A year has passed since the sexual exploits of Tiger Woods hijacked the front pages and first five minutes of every broadcast from major news outlet, severely damaged his reputation and, ultimately, cost him his marriage. Woods was linked with a dozen women, including porn stars, waitresses, hostesses and lingerie models. Woods went into rehab -- many experts declared he was addicted to sex -- sought spiritual shelter in the tenets of Buddhism and reemerged in the world of competitive golf, only to disappoint.
Woods is, of course, only one in a long line of famous men—including Gary Hart and Bill Clinton—who have suffered more or less damage to their reputations when their extramarital affairs were revealed. The perceived ugliness of their behavior (and Woods’) is tied directly to the fact that they were behaving badly while married; bachelors acting like sex addicts never incur the wrath of the public. Witness Wilt Chamberlain.
I’m still waiting for one of these men to state what he really believes, rather than the pat, scripted apology for his sex drive and rush to religion that has become the prescription for self-preservation. In my imagination it goes something like this:
I love my wife. I would, in fact, give one of my arms, to spare her hand. I would willingly have cancer in her stead. When I stop to think of it, her presence in the lives of my children is worth more than all my worldly goods. Yet, our very connection—the fact that I no longer know where I end and she begins—prevents us from worshipping one another in the way that sparks sexual intimacy. We are invisible now, warm ghosts in one another’s night, holding each other close, yet entirely missing each other, at the same time.
When I was with these other women, I was looking (perhaps foolishly, yet, about this I am not even sure) for that lost embrace, looking then for a part of myself, wanting to feel loved when my marriage had forgotten to remind me and may never be able to again.
To pretend that my marriage of a dozen years could have been restored to make me feel alive inside it, exclusively, would have been to burden it with unreasonable expectations.
So, it was, ultimately, a human thing I did, and I do not know if I could have done anything differently.
I do not hate women; I am mesmerized by them—not like one addicted, in fact, more like one shocked into a peculiar kind of worship by the beauty they embody.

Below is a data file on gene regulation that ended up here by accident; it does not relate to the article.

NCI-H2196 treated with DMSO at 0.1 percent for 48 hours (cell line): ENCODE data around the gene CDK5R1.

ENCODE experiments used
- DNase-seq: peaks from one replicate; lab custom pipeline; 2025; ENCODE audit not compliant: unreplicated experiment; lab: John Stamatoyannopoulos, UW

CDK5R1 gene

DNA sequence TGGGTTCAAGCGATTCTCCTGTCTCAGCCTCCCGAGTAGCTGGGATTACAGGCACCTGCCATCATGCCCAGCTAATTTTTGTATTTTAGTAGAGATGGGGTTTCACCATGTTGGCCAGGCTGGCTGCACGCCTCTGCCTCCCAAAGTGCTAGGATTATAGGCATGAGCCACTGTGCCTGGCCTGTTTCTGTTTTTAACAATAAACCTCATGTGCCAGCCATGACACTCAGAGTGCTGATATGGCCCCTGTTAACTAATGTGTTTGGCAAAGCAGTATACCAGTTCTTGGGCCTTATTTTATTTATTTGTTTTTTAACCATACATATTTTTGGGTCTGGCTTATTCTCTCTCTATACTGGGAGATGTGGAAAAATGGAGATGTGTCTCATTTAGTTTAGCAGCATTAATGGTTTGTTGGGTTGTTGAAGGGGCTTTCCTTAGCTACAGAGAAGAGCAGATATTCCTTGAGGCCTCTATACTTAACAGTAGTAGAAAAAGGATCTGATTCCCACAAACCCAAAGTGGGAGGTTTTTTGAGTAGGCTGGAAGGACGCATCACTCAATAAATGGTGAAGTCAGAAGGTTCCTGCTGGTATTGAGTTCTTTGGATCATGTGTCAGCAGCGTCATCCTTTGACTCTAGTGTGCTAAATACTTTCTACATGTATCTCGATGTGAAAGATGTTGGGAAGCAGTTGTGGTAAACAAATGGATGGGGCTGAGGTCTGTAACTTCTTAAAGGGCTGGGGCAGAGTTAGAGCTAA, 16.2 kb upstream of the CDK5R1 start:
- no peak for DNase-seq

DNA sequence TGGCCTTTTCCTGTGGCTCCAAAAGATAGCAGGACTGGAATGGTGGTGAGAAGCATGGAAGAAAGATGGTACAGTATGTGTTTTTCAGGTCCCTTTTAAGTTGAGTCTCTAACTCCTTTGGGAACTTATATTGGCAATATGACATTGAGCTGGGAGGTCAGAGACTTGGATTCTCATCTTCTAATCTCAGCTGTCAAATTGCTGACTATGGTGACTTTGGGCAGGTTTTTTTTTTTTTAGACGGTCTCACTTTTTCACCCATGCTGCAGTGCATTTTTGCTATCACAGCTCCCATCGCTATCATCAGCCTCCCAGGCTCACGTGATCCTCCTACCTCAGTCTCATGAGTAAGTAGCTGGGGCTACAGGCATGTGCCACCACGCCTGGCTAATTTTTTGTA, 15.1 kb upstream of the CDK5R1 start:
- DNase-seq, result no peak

Okay, okay, I know we are not likely to hear this speech any time soon. It comes too close to what so many men (and, increasingly, women, substituting terms of gender where appropriate, above) feel about their marriages and their extramarital affairs. It would mean stitching on a “Scarlet A” from head to foot, clothing oneself in the human condition, rather than railing against it.
We would rather continue to pretend that marriage is working in America, despite the fact that most people divorce, that a new study shows that 40 percent of Americans believe marriage is becoming obsolete and that millions upon millions of American men and women promise their spouses that they will spend their entire lives with them (see, marital vows), then retract those promises, and promise other people the same thing.
This turns too many Americans into liars, when we can scarce afford toxic fictions in our lives. The false economy and false fellow in the corner office is about all we can bear.
Whatever I might think of Tiger Woods’ extramarital relationships, I hold him more in contempt for the scripted, cowardly, fake apology he issued when he pretended to explain himself. He may have cheated his ex-wife Elin out of passion, but he cheated us out of a window on the truth.
Dr. Keith Ablow is a psychiatrist and member of the Fox News Medical A-Team. He is a New York Times best-selling author, and co-author, with Glenn Beck, of the upcoming book “The 7: Seven Wonders that Will Change Your Life.” Dr. Ablow can be reached at firstname.lastname@example.org.